Road Safety Management and Partnerships
While central government sets the regulatory framework for roads, vehicles and road users, and national road safety strategies, road safety delivery occurs primarily at the local level with local government being the lead delivery agent, working in partnership with many other agencies and stakeholders.
Good road safety management adopts the Safe System Approach advocated by the World Health Organisation. The safe system approach recognises that people make mistakes, and designs roads and vehicles to minimise the risk of crashes occurring, and to ensure that when they do occur, they are much less likely to result in death or serious injury. The Safe Systems Approach ensures that measures to prevent injuries extend beyond trying to change individual behaviour, and include changing vehicles, roads and vehicle speeds.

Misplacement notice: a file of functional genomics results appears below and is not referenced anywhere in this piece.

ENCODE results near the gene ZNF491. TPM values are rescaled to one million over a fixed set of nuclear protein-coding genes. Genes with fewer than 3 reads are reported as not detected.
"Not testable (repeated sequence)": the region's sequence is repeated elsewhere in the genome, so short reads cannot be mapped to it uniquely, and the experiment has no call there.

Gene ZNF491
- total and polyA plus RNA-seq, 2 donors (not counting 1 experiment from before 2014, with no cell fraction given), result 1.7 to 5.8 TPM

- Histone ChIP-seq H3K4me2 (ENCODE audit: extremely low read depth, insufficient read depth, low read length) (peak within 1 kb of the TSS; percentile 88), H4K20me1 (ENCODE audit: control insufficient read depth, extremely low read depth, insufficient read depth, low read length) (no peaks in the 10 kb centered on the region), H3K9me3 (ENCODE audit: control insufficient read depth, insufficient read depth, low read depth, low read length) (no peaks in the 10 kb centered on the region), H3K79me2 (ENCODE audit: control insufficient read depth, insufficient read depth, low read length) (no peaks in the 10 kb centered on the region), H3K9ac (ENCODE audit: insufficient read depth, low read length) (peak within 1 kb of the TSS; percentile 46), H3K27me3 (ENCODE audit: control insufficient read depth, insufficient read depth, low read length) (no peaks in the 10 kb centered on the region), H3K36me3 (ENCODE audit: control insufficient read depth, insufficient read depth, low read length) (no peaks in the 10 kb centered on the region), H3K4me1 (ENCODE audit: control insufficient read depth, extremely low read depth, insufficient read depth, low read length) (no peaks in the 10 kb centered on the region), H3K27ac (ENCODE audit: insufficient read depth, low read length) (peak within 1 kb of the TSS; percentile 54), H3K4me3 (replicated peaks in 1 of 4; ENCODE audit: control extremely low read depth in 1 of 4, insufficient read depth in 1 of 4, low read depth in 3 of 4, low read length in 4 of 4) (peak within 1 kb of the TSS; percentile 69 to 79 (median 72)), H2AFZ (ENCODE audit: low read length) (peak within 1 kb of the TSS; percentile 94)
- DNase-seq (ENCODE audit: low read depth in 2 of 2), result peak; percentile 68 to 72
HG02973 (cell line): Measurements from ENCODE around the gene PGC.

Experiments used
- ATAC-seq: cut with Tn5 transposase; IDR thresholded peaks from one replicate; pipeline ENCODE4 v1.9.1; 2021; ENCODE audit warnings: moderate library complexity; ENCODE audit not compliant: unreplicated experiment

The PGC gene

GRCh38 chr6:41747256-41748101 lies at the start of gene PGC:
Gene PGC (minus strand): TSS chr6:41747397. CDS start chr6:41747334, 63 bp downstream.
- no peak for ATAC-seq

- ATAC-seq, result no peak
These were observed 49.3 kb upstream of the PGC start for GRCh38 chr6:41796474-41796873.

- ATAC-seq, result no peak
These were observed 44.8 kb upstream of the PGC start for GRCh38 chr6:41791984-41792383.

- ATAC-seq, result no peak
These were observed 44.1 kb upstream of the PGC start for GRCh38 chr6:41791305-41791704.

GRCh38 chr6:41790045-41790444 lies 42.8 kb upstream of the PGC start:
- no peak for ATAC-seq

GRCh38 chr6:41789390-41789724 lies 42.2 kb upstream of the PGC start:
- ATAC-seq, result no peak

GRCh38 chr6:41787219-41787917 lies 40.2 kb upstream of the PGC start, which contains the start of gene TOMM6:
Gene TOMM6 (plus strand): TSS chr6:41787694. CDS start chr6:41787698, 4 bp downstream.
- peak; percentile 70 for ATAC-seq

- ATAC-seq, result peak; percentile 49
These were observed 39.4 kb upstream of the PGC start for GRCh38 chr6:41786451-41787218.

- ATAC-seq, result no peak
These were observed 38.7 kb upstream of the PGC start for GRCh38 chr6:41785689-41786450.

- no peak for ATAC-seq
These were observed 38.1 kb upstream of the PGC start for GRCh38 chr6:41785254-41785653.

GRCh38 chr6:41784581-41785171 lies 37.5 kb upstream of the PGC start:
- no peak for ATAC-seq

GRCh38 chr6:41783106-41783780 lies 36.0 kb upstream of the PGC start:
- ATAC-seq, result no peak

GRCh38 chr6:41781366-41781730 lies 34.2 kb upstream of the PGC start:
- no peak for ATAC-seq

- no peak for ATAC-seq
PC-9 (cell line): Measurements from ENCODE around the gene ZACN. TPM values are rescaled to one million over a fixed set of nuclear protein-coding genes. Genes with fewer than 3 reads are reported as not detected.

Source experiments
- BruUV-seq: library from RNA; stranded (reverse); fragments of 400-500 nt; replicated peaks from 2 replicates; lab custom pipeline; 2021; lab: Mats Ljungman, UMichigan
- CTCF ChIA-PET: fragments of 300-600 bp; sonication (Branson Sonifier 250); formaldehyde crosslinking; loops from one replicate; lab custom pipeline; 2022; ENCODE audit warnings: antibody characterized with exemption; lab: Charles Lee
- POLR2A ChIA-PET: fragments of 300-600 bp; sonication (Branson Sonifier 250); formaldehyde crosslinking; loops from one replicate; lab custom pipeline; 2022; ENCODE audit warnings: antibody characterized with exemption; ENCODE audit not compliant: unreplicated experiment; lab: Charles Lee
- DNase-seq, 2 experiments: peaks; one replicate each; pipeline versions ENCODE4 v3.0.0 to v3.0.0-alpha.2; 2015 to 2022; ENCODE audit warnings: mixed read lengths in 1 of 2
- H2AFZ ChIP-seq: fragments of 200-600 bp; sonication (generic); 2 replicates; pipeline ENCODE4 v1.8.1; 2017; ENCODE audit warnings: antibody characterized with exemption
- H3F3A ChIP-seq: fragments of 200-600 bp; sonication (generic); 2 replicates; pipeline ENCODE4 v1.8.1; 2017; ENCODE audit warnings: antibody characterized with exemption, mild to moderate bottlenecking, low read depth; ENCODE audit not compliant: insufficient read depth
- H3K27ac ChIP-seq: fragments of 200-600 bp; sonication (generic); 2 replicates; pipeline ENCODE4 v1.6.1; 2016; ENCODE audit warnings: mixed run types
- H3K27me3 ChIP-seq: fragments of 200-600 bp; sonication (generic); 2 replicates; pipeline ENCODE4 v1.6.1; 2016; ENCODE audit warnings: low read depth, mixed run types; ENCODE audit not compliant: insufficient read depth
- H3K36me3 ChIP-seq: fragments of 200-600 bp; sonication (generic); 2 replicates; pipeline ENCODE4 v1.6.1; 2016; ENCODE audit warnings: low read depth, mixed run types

(AIRSO et al, 2015)
The Safe System Model or Vision Zero approaches to road safety are valuable, but need to be integrated with a common vision for a sustainable transport system developed in conjunction with energy, transport, health, environment, and education agencies.Two overarching themes emerging from the research include the importance of leadership for policy change and implementation, and addressing the more transformative aspects of intervening in a system.
(May et al, 2011)
Road safety efforts must be evidence-based, fully costed, properly resourced and sustainable.
(Peden et al, 2004)
Partnerships are needed because road traffic incidents (RTIs) do not have a single cause and no single organisation or sector can solve the global road safety challenge.
(Global Road Safety Partnership, 2011)
- Date Added: 03 Apr 2012, 03:05 PM
- Last Update: 12 Feb 2016, 11:01 AM